You're funnier than you think
Humor's social requirements
If I’m being honest, I think I’m pretty funny most of the time. And most of the time, I fall flat on my face while trying to be funny. I judge my measure of being funny from the reactions I get from others in the proper context, but isn’t the content of humor what counts?
Chip and Dan Heath in The Power of Moments think otherwise:
Think of the last time you laughed in a group. Why were you laughing? The answer is pretty obvious: because someone said something funny. Actually, that obvious answer is mostly wrong. The researcher Robert Provine and three assistants roamed around college campuses and city sidewalks, eavesdropping on conversations. When someone laughed, they jotted down what was said just before the laugh.
Provine found that fewer than 20% of the comments that sparked laughter were even remotely funny. In contrast to the jokes we laugh at from comedians, most laughter followed "banal remarks" such as "Look, it's Andre." Or "Are you sure?" Or "It was nice meeting you, too." Even the funniest remarks they recorded may not draw a chuckle from you: Two highlights were “You don't have to drink, just buy us drinks" and "Do you date within your species?"
So why do we laugh? Provine found that laughter was 30 times more common in social settings than private ones. It's a social reaction. "Laughter is more about relationships than humor,” Provine concluded. We laugh to tie the group together. Our laughter says, I'm with you. I'm part of your group.
In groups, we are constantly assessing the reactions and feelings of the group. Our words and glances are a kind of social sonar. Are you still there? Are you hearing what I'm hearing? Are your reactions like mine? Laughing in groups is another way of sending positive signals back and forth. We are synchronizing our reactions.1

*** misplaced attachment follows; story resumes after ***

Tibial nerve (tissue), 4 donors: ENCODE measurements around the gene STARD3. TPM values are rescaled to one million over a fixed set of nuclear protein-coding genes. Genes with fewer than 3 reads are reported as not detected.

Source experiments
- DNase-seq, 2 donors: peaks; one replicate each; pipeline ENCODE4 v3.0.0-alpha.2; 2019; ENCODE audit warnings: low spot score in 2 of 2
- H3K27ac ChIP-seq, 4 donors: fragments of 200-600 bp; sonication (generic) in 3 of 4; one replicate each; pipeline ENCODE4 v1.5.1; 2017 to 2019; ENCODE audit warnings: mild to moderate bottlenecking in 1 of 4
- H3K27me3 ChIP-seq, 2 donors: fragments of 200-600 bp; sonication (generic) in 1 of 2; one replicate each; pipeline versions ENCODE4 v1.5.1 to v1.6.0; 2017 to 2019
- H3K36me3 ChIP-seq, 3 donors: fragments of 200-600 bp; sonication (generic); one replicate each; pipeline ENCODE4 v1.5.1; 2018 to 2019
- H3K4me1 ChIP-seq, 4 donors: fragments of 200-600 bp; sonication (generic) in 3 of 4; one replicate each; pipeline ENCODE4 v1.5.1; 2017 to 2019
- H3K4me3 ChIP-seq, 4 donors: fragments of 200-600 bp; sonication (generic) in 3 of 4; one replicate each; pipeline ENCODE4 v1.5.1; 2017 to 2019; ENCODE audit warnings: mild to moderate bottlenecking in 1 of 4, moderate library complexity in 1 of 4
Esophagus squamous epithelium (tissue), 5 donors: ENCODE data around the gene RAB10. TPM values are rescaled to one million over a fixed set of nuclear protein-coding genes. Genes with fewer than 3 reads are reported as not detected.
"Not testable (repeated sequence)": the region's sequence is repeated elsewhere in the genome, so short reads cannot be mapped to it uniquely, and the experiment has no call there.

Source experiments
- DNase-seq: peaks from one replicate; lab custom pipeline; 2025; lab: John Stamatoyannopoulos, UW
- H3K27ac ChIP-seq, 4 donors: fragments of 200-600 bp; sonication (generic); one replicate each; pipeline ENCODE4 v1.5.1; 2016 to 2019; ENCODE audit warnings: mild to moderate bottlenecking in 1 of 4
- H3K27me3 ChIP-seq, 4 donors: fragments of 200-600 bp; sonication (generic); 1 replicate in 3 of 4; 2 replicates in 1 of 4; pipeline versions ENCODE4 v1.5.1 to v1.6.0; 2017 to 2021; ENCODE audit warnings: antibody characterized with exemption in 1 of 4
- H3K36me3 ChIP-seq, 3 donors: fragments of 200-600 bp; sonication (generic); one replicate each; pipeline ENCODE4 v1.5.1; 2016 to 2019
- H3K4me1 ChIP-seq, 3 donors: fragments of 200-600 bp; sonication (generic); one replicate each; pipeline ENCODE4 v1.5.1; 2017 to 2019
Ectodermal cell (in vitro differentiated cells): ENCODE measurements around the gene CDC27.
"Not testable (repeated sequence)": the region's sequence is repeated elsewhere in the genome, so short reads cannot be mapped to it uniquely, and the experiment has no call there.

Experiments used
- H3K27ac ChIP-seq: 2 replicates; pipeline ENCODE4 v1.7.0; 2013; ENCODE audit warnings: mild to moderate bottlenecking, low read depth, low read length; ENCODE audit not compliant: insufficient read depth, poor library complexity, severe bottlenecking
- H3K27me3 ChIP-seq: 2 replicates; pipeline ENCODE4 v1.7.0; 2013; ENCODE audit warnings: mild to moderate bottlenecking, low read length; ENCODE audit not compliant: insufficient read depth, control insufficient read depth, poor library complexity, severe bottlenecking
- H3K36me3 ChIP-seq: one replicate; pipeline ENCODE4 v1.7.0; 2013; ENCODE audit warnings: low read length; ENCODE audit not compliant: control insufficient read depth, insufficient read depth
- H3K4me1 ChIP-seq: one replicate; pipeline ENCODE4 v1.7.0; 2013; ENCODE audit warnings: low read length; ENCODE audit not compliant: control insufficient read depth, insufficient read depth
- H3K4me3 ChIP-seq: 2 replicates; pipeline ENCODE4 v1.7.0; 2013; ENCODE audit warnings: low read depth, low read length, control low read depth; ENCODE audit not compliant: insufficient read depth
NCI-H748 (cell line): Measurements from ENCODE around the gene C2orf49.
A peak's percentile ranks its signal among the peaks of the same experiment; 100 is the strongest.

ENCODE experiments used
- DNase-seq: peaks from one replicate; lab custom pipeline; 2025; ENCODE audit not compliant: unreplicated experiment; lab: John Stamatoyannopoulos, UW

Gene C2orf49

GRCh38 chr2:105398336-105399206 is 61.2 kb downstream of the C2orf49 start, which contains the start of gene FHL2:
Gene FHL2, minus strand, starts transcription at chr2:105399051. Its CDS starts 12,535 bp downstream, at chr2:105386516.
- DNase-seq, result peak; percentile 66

We mostly think of people who make us laugh as being comedians, but the Heath brothers show us that our reactions are, yes, a signal of our enjoyment, but that enjoyment is a function of the context we find ourselves in. To a certain degree, this makes intuitive sense: sometimes, we have to be “in the mood” for a joke.
But this goes a bit further to show that our internal judgment about what makes something funny (what makes it a “joke”) is socially dependent. This makes me think of a few applications:
How can we be more gracious to “newcomers” in our social situations, inviting them in so they can become part of our groups?
How can we create more intentional moments of impact? Given the social functions of humor and other emotional expressions that depend on being together, are there situations we attempt to replace electronically that we need to get together for?
With that, thanks for reading, and see you again soon.